Okay, face it: the academic year is about to begin. This ain’t no party. This ain’t no disco. This ain’t no fooling around. Put away the sunscreen, dump all those plans you had for the Summer of Continuous Industry and Focus out back with the compost. For many of us reading this blog, the creative writing workshop is heading straight at us, whether we’ll be teaching or taking one. So I can think of no more appropriate poem to post today than this beauty by Rodney Jones, the tongue-in-cheek raconteur I am always eager to read, because just as you start to think you’re having way too much fun to be reading a serious poem, he plunges into the depths of something. “The Ante” first appeared in New Ohio Review 10, Fall 2011.
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A few sonnets about nature and the Greek gods.
Many free-verse poems in all lowercase letters.
Huey wrote of madness, Maddox of possums.
John played the sadness of empty stadiums.
Two berets, one silver-tipped cane, tweedy blazers.
In most Natalie poems, she took off her clothes.
The year of the Tet offensive. Wallace in Montgomery.
We read James Wright, Richard Wilbur, Anne Sexton.
One Friday an ex-guidance counselor from Jasper
leapt through the window of a cafeteria, shouting
“I am the son of Jesus Christ! Behold the rapture!”
But nothing much happened in Poetry Writing 301
until Walter C. Avery wrote that a black swan,
born in the infralapsarian brain of a garbage dump,
would crack the codes of the Southern Baptists.
And for this jack-surreal, mildly apocalyptic truffle
was taken for near genius material, practically
a second Edgar Allan Poe, until Sam Maisel
submitted his “Poem for The Worksheet Typist,”
which made everyone consider how scandalous
it must have seemed for her, a local woman,
a seamstress, and mother of Christian athletes,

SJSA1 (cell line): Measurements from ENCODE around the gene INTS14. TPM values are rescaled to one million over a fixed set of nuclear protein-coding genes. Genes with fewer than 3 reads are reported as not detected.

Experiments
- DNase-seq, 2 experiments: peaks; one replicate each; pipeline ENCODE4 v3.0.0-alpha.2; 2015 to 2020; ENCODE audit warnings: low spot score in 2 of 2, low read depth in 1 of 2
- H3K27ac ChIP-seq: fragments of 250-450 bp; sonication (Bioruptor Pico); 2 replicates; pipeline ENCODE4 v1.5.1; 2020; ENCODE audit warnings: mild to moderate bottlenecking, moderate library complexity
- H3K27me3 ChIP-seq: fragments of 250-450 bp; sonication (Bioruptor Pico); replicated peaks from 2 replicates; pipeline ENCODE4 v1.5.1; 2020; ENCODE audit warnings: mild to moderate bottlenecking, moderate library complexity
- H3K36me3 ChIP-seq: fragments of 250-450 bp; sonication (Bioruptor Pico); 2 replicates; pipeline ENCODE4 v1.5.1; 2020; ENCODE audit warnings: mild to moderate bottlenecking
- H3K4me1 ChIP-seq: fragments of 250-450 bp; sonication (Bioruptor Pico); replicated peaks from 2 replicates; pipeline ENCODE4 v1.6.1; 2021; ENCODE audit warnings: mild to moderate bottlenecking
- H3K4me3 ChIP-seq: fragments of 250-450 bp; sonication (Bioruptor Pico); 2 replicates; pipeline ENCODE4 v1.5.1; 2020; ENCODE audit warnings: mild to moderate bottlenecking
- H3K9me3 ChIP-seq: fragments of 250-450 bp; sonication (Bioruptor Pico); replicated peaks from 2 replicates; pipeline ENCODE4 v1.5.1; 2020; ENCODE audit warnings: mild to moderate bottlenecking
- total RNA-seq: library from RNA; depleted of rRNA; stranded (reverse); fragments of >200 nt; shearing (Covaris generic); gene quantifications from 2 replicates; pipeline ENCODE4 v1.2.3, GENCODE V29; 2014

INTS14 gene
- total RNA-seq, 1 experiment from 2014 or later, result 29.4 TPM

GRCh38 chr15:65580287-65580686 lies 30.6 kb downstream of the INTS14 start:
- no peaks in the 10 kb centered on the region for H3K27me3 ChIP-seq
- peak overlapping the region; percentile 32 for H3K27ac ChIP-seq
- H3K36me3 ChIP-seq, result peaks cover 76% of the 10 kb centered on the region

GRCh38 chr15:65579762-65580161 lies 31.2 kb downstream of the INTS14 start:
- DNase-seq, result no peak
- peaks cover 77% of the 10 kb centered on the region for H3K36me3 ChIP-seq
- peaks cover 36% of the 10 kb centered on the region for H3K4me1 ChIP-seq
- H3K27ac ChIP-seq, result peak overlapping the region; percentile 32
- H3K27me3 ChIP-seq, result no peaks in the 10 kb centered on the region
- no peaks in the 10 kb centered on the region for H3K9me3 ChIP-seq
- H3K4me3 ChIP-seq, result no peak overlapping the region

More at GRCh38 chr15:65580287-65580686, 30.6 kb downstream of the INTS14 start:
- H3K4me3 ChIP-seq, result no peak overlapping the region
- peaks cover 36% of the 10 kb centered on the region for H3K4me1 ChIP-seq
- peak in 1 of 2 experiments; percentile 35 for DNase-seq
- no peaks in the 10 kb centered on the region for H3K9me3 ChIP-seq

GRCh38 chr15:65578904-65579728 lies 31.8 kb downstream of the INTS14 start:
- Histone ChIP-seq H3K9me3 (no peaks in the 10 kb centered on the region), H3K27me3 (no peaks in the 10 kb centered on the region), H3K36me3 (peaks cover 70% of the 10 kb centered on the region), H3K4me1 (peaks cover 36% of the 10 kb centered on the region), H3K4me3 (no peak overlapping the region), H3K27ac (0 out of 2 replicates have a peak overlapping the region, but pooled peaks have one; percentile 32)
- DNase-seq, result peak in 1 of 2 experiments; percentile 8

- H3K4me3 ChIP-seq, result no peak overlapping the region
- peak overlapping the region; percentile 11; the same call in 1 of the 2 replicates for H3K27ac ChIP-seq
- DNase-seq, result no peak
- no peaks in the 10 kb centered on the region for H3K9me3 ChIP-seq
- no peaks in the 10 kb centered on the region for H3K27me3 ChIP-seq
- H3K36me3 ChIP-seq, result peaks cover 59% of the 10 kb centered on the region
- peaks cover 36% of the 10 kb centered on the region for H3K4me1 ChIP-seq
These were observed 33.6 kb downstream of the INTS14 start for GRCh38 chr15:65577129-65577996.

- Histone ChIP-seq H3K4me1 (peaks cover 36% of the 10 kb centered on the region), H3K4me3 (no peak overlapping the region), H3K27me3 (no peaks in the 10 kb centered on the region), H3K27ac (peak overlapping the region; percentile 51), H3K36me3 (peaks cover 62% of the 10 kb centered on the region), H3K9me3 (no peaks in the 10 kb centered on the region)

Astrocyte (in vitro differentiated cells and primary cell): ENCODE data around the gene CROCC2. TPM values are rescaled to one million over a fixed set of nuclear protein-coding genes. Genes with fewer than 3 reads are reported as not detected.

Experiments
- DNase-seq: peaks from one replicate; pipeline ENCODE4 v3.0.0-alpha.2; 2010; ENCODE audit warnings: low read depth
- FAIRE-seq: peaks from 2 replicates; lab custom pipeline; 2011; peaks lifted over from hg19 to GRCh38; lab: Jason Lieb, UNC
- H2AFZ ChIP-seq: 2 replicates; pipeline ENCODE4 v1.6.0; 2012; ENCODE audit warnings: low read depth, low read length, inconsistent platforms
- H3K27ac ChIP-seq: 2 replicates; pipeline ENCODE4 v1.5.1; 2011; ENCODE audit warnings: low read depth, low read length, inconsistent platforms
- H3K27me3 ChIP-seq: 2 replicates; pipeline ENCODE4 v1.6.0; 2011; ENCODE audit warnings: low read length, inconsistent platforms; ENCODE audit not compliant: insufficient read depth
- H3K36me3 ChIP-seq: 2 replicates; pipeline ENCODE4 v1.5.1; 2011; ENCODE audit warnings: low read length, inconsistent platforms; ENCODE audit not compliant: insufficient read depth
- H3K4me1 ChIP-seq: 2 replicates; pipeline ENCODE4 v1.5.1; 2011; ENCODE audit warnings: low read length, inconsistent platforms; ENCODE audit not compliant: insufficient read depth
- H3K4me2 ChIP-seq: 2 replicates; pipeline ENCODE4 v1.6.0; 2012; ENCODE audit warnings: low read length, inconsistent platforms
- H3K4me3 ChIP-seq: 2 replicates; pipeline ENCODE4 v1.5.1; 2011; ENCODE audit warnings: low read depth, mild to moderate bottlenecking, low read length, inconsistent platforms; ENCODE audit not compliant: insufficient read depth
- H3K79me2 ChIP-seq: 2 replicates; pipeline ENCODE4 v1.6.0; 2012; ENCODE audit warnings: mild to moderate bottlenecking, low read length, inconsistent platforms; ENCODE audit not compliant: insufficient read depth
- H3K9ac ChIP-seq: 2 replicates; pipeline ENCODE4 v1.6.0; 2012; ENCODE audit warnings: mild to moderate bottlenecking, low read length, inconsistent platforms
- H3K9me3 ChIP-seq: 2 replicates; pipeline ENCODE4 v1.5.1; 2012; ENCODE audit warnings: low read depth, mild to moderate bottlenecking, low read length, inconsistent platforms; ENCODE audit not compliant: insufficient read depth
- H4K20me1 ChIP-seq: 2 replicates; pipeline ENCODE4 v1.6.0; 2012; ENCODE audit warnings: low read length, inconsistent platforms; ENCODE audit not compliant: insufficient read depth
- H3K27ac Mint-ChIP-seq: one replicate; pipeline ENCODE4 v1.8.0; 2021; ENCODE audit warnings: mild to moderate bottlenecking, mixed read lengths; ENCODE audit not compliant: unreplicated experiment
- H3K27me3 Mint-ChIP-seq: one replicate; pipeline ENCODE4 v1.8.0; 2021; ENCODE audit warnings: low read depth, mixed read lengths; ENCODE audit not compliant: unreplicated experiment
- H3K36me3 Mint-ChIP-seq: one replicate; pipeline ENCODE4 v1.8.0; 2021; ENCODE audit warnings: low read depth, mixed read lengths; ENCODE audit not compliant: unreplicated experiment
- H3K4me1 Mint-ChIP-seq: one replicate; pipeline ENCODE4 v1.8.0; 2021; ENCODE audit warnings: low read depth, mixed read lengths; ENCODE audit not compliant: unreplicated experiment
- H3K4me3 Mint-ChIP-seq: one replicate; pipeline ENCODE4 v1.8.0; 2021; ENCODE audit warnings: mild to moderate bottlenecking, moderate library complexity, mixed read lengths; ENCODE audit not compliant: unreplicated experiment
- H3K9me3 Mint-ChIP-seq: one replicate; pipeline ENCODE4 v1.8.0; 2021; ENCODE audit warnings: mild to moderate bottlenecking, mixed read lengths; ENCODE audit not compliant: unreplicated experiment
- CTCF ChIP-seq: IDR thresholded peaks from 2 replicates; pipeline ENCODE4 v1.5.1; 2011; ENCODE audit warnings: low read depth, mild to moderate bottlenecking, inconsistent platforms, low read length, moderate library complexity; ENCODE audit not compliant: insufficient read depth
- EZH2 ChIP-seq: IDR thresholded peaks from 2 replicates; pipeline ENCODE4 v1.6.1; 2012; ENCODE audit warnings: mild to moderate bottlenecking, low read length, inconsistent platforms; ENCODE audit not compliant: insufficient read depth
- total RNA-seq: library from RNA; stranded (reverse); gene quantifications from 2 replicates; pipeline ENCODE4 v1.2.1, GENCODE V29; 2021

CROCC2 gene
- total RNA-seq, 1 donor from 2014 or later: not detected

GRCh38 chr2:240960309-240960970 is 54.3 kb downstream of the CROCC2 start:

to run across “I know you think you’ve seen it all before,
but this is duck rape, feathered love.” And some
in the critique afterward, praised the line-endings;
one person even mentioned “The Second Coming,”
which, admittedly, made me blanch with envy,
so I had wanted to say something about how
sometimes the subject is not what you think
or the ones you imagine you are talking about
stand abruptly and begin to talk back to you,
but spring was bearing down on the workshop,
ripping out pages, grinding the opinions to nubs.
So much energy in the streets—demonstrations,
happenings, awakenings—so many instances
of sudden and involuntary enlightenment,
though mostly my friends and I spent our nights
on Sixth Street drinking beer at The Chukkar
or crouched in a huddle around a record player.
By the time I thought of Sam’s duck again,
May had slipped into June and June into July,
and what is poetry in a copper tubing factory?
A cloud would fan out around the tubes
as the crane lifted them from the soaping vats
after they had softened in the furnace.
My job was to crimp a point on each of them.
Then the next man would carefully run them
through a die. Down the line I could see
the process repeating: the furnace, the point,
the die—the tubes and men diminishing.
All night the saws screeched and whined.
The pointers clattered. The press roared.
That was the beauty of it. You could sing.
No one would hear. You could say anything.
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Some forty-five years later, the workshop Jones describes sounds very familiar, though I don’t see many berets these days. The idea of poetry, “the beauty of it,” and I think Whitman would agree, is supposed to be our liberation from the phrase “supposed to be.” You’re supposed to be freed of all those rules – social, idiomatic, topical – enough to say what you need to say. Yet if we’re not careful the creative writing workshop becomes like any organized group of people, fraught with sidelong looks, with political and aesthetic pressures. Is he allowed to say that? Can she get away with that metaphor? Self-consciousness naturally interferes with pure expression, and writers can be pigeonholed even if only one or two of their poems memorably mentioned possums or nakedness. Well, what is poetry in a copper tubing factory? For the speaker in this poem, at this moment, perhaps it’s a relief to be away from people grouped about a table civilizing, judging, taming each other and imposing their views on what’s important to him. We write in order to be read, sure. But also, and maybe foremost, to sound our barbaric yawp over the roofs of the world.
Rodney Jones has published nine books of poetry, the most recent being Imaginary Logic, which appeared last fall from Houghton Mifflin. He has been the recipient of the National Book Critics Circle Award, the Harper Lee Award, and the Kingsley-Tufts Award. He is a professor of English at Southern Illinois University at Carbondale.
I’ve thoroughly enjoyed -- thanks for the opportunity, David! -- presenting these poems from New Ohio Review all summer long, and I hope you’ll seek out the other good poems we publish. Meet you up on the roof.